Sheri Tepper is one of my "read everything" authors so of course I picked this one up too. I didn't even realize that it was a sequel to A Plague of Angels, it's been so long since I read that one, but it stands on its own just fine.

I thought the tone of this book was a bit of a change for Tepper. It read almost like a fairy tale, especially at the beginning, but that wasn't a bad thing. The characters as always are interesting and complex. Tepper is very fond of feminist and environmental them
David Hebblethwaite
Reviewed as part of the 2012 Arthur C. Clarke Award shortlist.

The Waters Rising is a loose sequel to Sheri Tepper’s 1993 novel A Plague of Angels (the two books share a protagonist, but pretty much stand alone). In a distant future where, after collapse, society has reverted to a medieval milieu, with added ‘magical’ phenomena (such as talking animals) courtesy of largely-forgotten science. Travelling pedlar Abasio and his wisecracking horse Big Blue arrive at the Duke of Wold’s castle, where th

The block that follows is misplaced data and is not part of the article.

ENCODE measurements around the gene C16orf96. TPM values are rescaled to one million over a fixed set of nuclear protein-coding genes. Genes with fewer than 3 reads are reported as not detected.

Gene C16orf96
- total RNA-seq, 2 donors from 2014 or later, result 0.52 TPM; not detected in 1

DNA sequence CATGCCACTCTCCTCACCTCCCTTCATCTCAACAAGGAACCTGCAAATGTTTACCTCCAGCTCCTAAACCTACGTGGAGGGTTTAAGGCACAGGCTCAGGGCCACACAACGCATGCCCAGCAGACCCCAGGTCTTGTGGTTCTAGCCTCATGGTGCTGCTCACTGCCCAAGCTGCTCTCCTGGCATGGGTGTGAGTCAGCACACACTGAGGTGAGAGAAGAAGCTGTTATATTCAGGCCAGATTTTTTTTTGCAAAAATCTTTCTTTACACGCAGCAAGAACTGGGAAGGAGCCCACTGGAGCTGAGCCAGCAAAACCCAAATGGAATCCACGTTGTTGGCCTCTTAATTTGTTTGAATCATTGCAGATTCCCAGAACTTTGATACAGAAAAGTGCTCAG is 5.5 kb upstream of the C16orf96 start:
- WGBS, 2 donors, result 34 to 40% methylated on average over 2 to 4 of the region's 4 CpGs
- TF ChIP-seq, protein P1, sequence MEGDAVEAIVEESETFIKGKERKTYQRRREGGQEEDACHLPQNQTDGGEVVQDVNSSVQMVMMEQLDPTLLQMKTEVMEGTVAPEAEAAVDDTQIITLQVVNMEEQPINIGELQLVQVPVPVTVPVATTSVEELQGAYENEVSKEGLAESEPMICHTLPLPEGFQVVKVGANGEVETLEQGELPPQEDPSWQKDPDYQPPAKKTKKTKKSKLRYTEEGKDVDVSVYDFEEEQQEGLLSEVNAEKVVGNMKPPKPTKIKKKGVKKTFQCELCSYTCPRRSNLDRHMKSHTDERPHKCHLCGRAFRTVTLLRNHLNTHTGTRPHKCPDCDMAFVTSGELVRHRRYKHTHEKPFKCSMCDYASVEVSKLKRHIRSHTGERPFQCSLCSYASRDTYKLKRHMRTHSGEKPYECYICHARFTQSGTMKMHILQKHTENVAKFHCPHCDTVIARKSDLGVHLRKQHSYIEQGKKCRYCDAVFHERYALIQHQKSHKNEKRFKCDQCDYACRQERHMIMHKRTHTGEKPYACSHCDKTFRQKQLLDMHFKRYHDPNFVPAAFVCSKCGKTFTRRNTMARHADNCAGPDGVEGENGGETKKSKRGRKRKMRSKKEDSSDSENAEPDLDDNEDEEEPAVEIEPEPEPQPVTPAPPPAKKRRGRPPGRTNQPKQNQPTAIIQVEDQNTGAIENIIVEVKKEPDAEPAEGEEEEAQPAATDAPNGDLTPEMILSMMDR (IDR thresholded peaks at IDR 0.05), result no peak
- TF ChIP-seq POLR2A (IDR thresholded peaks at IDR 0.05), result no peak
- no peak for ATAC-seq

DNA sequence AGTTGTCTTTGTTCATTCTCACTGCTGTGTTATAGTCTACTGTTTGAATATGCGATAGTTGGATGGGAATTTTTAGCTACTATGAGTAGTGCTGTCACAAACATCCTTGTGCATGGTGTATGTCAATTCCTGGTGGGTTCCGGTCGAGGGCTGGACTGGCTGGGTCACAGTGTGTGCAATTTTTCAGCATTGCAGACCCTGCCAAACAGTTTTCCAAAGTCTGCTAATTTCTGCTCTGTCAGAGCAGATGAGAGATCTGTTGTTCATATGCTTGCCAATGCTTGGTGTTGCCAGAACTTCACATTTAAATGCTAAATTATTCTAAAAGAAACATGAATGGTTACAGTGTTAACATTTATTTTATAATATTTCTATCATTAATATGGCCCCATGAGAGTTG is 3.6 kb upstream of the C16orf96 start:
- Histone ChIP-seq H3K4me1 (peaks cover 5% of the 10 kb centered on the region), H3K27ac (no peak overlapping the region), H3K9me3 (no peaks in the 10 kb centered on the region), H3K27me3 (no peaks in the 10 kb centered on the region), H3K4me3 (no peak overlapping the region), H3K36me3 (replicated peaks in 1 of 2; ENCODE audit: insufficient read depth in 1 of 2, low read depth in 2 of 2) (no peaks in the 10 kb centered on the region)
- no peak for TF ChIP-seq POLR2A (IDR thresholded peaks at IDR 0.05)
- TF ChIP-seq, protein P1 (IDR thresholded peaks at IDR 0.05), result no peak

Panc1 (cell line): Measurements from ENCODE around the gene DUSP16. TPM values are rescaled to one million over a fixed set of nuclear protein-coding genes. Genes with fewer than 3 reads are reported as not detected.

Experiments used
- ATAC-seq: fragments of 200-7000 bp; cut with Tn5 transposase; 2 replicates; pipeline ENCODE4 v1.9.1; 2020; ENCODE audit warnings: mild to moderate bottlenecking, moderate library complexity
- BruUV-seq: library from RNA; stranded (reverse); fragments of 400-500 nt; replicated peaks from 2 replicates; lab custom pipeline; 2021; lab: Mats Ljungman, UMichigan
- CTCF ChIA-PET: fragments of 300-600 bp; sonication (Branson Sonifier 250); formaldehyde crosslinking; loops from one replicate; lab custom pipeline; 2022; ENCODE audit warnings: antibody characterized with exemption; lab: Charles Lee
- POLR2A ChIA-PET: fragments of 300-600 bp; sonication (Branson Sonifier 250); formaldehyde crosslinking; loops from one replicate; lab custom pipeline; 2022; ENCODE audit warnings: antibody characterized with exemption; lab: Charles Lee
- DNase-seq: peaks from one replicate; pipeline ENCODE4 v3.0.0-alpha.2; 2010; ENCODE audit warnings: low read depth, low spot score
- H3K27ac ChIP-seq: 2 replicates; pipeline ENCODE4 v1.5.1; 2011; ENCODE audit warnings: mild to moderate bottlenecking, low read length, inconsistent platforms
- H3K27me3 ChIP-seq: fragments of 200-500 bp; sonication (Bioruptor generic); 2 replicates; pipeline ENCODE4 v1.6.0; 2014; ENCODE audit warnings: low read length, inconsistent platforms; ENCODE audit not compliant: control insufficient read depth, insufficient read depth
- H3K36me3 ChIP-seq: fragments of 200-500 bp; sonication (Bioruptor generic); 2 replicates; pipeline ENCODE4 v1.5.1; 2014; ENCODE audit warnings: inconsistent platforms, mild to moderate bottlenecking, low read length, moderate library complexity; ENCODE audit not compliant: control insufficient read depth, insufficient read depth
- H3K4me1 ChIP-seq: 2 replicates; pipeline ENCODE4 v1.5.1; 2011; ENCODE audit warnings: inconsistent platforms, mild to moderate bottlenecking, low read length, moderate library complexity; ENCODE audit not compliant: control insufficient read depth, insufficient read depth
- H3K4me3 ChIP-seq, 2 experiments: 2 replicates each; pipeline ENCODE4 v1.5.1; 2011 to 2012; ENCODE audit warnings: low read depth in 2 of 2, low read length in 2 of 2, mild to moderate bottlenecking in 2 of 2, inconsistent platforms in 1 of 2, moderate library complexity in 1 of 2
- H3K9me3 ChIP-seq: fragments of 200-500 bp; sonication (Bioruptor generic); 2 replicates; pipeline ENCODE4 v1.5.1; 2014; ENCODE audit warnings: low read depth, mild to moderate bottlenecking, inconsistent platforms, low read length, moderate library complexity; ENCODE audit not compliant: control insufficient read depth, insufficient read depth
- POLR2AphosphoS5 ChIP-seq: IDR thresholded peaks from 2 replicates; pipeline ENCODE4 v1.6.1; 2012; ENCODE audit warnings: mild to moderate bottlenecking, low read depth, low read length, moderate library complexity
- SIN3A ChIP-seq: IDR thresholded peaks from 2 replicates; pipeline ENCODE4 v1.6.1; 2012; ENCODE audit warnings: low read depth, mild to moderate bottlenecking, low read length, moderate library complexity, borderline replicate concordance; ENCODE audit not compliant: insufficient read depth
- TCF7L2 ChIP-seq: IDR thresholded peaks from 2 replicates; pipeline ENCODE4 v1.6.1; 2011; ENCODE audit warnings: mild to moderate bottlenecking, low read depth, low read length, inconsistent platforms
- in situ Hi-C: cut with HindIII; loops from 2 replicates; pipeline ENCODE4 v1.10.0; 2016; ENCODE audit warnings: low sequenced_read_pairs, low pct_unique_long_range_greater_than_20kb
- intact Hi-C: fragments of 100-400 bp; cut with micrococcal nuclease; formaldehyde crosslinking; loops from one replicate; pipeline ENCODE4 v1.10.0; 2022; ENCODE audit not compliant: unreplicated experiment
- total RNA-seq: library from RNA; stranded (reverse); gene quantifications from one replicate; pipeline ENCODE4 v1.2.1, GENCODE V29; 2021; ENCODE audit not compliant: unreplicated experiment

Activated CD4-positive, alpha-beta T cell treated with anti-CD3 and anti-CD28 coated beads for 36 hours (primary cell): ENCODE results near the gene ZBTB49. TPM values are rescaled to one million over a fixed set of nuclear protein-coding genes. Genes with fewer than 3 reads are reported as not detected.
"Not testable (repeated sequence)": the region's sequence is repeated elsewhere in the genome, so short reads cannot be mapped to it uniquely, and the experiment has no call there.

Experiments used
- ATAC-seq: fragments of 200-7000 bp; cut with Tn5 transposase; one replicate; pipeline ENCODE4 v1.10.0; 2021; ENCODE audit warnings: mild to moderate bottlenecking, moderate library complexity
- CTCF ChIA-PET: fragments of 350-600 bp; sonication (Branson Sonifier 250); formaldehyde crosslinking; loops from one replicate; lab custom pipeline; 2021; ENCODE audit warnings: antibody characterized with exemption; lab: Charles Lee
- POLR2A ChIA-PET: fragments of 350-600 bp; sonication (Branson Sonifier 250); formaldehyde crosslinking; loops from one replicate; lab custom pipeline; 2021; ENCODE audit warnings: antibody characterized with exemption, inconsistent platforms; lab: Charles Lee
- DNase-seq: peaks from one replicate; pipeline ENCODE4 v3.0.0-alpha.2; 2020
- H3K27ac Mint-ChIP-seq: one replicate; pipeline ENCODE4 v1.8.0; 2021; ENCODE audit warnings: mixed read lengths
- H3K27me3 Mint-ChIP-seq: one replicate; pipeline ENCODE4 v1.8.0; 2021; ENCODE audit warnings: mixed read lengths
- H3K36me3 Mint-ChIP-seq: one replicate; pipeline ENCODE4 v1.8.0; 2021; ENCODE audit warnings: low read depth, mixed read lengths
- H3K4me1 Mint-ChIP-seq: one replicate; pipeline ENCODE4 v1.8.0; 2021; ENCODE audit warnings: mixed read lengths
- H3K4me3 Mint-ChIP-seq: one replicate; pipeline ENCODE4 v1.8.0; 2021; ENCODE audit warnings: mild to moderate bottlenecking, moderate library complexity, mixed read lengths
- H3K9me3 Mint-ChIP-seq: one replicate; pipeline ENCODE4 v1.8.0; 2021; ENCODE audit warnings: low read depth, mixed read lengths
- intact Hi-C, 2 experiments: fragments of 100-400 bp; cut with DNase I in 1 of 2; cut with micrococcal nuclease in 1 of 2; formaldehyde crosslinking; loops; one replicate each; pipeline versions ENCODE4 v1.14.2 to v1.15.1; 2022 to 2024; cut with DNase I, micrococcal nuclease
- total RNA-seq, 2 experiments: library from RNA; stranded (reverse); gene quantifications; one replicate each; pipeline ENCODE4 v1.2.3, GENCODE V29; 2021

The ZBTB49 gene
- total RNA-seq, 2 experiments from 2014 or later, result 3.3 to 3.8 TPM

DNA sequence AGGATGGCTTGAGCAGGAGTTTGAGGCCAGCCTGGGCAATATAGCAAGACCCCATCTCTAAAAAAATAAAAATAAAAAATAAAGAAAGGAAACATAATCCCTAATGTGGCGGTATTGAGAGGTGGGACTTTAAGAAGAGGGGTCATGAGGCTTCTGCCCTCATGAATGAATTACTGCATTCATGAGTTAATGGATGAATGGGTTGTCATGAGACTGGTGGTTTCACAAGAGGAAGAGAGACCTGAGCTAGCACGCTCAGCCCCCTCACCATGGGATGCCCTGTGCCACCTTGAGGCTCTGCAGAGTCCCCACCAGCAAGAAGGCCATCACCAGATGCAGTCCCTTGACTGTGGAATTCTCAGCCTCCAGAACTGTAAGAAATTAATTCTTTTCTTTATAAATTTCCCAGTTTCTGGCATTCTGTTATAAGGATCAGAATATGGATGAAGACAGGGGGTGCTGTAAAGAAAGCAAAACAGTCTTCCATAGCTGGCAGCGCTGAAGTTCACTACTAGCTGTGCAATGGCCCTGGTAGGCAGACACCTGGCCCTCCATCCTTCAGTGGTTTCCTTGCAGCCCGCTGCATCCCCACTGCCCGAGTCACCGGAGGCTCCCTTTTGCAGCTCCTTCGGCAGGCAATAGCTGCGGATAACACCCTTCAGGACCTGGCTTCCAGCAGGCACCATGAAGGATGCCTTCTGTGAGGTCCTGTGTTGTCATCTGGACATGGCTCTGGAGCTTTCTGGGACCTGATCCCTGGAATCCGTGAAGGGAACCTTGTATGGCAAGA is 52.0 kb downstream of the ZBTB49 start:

Sep 07, 2013 Tim rated it really liked it  ·  review of another edition
Talking horse. Talking horse. Talking freaking horse. TALKING FREAKING IN A YOGHURT POT TALKING HORSE! In serious science fiction? NO! NO! NO!

I paraphrase. Maybe even exaggerate slightly. But this is more or less how Grand Old Man of British SF Christopher Priest reacted to the inclusion of The Waters Rising on the shortlist for this year's Arthur C Clarke award.

And he's right. It does have a talking horse. And I'd like a whole menagerie of speechifying chipmunks, otters, octopi, dogs and dolphi
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Sheri Stewart Tepper is a prolific American author of science fiction, horror and mystery novels; she is particularly known as a feminist science fiction writer, often with an ecofeminist slant.

Born near Littleton, Colorado, for most of her career (1962-1986) she worked for Rocky Mountain Planned Parenthood, where she eventually became Executive Director. She has two children and is married to Gen
More about Sheri S. Tepper...

Other Books in the Series

Plague of Angels (3 books)
  • A Plague of Angels (Plague of Angels, #1)
  • Fish Tails (Plague of Angels, #3)